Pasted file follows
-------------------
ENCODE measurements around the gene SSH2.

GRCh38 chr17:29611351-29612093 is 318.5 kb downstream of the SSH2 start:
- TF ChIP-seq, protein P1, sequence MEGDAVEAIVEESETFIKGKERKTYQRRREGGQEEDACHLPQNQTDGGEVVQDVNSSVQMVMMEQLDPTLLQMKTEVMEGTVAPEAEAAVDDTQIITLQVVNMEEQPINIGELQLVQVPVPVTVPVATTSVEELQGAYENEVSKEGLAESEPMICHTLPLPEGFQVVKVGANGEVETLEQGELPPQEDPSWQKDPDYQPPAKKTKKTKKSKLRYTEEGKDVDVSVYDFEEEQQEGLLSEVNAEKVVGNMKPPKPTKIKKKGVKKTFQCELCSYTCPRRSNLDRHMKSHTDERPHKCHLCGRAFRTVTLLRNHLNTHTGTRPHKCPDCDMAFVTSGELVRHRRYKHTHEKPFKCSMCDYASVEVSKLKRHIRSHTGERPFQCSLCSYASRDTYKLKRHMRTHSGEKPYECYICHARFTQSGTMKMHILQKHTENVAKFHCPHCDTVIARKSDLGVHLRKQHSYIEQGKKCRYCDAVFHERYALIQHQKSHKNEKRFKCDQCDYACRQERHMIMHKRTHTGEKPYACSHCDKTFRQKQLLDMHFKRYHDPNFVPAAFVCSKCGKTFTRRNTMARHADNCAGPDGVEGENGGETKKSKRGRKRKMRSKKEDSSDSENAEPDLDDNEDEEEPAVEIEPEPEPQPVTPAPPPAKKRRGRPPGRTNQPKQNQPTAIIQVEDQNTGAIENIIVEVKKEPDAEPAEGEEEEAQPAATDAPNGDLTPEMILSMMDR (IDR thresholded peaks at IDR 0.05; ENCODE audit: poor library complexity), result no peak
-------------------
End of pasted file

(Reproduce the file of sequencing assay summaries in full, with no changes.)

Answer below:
ENCODE measurements around the gene SSH2.

GRCh38 chr17:29611351-29612093 is 318.5 kb downstream of the SSH2 start:
- TF ChIP-seq, protein P1, sequence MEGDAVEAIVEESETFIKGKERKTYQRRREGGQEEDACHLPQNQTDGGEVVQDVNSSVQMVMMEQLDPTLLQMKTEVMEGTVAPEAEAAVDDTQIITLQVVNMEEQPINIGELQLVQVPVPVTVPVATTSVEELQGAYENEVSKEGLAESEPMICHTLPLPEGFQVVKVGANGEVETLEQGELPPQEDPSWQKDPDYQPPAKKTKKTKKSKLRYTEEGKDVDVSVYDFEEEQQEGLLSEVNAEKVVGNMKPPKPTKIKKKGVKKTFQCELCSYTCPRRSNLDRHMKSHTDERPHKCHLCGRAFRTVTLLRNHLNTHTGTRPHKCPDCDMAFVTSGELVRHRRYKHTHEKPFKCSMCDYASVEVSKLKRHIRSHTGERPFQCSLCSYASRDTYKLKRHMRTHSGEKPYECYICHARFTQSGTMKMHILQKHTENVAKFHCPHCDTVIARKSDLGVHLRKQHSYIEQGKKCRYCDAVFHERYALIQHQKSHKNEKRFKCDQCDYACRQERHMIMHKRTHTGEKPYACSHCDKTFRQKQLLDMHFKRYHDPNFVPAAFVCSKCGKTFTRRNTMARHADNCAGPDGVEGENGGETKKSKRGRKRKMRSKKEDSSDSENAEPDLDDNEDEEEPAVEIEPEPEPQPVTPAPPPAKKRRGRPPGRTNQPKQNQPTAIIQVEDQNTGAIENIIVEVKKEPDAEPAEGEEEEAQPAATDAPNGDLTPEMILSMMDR (IDR thresholded peaks at IDR 0.05; ENCODE audit: poor library complexity), result no peak